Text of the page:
Chad Franzen 4:16

satisfying. So you traveled to all those places. Sir, what is there like a memory that stands out? During one of those experiences that’s kind of particularly unique, maybe eye opening, something like that?

Chris Tripoli 4:29

Oh, yeah. The first one that comes to mind is I was working with a client who’s become a dear friend now. Darwish, no. Kandra, who was in Jeddah, Saudi Arabia, and one of our trips, we took a day and he took me into their local market. And that was tremendously eye opening, just to see how they operated their farmers markets and to see the types of produce and the collection of things and all those different things. It looks familiar to me but all had different names. And I was just going crazy, asking questions. is tasty this tasty, he finally had to come up to me and tapped me on the shoulder and said, you know, listen, if you would talk a little less you blend in a lot in the candy store.

Chad Franzen 5:15

Hey. So, you know you were there for 25 years what led to your decision to sell A’ La Carte Foodservice Consulting Group?

Chris Tripoli 5:24

I got to a point where my wife and I had decided we’d like to slow down a little, which is what we’ll call retirement, I guess it’s we decided that she had a very successful small business to that she had operated separate from food service, it was in corporate housing. She did real well with that for about 30 some years. But she was done. She was recuperating from cancer, and said, you know, what work is about done. And so I agreed. I said, You know what, it’s time for us to just slow down. And so the good news is she’s feeling wonderful. She’s recouped. And we did when he retired. So I sold A’ La Carte to people who were working for me at the time. So that allowed small group to continue provide the same services, but allow me to retire.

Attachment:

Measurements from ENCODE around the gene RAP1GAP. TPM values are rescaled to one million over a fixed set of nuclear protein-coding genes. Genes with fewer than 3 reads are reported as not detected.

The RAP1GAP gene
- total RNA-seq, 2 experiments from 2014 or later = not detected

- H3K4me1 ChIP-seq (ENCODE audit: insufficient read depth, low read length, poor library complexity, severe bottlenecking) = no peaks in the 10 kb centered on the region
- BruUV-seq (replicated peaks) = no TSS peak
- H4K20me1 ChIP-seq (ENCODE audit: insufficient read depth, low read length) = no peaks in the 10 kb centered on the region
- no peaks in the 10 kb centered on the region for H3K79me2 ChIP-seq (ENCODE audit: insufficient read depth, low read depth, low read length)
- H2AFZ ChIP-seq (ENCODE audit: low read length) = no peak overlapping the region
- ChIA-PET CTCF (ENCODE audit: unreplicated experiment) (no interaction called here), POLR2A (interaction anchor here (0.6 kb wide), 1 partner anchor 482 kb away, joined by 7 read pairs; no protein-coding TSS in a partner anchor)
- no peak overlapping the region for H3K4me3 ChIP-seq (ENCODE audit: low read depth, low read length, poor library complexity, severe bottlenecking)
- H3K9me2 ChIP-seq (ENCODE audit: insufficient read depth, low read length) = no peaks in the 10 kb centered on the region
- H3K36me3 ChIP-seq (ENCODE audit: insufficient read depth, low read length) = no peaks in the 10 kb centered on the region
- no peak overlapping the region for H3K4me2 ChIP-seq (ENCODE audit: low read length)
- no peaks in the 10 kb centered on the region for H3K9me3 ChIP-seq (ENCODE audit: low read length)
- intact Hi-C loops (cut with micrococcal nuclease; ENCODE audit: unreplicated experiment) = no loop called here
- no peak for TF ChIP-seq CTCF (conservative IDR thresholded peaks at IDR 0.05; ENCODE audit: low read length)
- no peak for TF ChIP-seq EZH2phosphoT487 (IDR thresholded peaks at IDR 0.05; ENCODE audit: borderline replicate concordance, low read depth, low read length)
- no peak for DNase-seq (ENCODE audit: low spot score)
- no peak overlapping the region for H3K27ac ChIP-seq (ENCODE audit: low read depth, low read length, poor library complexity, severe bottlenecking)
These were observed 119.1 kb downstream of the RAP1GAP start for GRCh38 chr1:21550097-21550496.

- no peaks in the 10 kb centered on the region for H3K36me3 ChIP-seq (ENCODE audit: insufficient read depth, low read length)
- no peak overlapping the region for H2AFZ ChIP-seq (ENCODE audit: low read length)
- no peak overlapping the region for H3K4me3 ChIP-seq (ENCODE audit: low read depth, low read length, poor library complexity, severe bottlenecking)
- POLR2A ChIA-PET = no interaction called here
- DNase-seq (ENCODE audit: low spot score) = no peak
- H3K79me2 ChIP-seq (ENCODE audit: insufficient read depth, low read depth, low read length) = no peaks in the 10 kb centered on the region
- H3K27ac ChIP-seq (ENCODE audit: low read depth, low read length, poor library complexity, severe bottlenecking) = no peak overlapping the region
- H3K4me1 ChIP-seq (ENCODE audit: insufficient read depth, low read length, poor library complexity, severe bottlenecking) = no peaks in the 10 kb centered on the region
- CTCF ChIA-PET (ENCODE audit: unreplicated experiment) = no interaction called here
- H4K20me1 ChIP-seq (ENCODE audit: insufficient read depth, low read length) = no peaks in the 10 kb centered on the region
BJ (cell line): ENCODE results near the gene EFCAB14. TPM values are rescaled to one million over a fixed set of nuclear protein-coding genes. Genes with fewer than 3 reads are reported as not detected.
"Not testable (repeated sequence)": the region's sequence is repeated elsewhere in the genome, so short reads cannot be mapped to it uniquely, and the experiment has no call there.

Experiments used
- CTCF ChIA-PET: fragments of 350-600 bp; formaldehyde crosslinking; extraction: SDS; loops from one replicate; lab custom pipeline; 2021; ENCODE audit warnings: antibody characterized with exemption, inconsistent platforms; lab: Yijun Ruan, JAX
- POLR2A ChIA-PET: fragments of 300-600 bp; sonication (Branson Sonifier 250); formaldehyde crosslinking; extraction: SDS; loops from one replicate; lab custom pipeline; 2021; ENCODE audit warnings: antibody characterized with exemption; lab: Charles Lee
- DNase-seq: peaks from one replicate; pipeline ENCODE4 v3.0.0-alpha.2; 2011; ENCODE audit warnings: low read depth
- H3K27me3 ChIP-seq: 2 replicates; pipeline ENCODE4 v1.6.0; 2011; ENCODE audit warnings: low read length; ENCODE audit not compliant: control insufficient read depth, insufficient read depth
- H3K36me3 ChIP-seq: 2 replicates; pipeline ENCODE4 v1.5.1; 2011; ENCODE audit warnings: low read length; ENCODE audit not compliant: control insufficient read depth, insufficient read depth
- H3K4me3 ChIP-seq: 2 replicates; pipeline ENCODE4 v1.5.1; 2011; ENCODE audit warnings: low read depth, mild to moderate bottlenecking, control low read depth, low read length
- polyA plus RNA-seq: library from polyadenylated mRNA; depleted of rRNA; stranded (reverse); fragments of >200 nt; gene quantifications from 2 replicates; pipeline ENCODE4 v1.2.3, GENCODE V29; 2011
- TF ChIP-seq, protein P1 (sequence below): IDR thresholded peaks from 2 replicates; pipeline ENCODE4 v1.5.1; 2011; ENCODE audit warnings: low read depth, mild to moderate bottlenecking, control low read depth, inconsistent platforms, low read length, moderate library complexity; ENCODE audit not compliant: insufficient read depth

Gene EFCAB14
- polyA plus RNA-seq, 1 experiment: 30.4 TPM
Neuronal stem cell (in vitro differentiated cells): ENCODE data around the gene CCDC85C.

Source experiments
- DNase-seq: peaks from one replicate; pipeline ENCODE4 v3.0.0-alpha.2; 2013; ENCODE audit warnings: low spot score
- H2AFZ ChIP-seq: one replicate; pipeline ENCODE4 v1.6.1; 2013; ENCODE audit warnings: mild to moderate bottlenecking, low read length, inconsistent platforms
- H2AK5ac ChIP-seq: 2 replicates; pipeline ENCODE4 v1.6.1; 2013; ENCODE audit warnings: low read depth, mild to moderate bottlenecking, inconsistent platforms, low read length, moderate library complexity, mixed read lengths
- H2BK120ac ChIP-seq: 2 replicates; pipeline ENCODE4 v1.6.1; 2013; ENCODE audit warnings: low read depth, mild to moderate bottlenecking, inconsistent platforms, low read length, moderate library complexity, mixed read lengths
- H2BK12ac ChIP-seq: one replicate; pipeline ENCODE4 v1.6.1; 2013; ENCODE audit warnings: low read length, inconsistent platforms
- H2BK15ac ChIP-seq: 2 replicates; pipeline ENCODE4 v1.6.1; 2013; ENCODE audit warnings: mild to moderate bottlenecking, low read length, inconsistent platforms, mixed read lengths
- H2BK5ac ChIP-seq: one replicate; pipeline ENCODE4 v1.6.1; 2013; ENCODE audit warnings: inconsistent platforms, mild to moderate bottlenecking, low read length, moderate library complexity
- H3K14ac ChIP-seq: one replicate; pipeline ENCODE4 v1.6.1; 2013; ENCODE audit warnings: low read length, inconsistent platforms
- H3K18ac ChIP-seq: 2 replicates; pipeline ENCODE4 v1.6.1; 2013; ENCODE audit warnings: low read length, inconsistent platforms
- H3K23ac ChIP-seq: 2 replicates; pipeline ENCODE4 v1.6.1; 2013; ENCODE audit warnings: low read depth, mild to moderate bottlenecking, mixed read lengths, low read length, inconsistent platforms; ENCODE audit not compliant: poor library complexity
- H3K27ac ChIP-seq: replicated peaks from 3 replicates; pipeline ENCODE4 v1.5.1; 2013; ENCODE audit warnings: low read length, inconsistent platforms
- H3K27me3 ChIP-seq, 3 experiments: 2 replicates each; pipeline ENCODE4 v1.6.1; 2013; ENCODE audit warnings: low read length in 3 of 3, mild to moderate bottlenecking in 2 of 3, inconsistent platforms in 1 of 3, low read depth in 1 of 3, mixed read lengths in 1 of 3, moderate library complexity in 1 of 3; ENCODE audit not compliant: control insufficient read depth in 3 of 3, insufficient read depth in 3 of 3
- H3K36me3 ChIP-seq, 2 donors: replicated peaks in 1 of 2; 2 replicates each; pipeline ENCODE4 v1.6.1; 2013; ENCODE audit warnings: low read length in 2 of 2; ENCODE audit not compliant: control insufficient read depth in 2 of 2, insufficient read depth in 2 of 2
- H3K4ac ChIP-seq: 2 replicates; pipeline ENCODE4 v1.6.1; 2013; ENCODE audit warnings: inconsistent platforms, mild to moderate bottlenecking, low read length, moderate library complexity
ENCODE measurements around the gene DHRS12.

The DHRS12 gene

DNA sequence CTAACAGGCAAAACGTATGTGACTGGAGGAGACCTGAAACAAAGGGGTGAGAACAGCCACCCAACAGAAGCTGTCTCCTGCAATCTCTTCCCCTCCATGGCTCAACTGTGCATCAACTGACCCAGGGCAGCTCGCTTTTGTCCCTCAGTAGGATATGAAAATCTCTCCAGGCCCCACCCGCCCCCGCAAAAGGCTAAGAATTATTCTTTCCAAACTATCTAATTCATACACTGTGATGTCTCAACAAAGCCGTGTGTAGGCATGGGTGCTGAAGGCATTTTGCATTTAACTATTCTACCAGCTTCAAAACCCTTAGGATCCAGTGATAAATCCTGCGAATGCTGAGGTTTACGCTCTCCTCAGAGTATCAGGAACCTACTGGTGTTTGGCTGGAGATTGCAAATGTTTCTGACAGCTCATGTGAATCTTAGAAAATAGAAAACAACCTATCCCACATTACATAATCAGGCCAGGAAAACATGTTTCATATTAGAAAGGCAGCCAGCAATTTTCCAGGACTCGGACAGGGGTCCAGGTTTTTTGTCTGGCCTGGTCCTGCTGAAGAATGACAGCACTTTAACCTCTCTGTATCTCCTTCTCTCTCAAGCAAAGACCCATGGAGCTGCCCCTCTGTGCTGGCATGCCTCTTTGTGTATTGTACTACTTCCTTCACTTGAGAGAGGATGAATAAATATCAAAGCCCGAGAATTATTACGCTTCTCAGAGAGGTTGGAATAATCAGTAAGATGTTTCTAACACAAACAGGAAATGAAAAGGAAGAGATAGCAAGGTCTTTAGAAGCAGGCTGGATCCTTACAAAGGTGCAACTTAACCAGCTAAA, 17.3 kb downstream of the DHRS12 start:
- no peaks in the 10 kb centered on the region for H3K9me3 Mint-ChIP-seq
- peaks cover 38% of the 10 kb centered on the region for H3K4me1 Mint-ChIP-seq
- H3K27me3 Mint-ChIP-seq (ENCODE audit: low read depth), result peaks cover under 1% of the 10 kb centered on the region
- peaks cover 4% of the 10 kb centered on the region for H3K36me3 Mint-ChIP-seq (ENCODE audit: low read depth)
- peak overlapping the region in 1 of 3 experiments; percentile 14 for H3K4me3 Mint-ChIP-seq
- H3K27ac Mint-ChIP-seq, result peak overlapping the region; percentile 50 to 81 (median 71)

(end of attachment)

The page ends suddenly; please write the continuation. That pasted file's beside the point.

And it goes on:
Chad Franzen 6:09

And I said, No, you will have been a part of opening over 100 brands. Can you give us an idea of what some of those brands are? I know, some of them may be some of the ones that are most proud of maybe some of the ones we’ve never heard of, but maybe give us some an idea of what some of those brands are.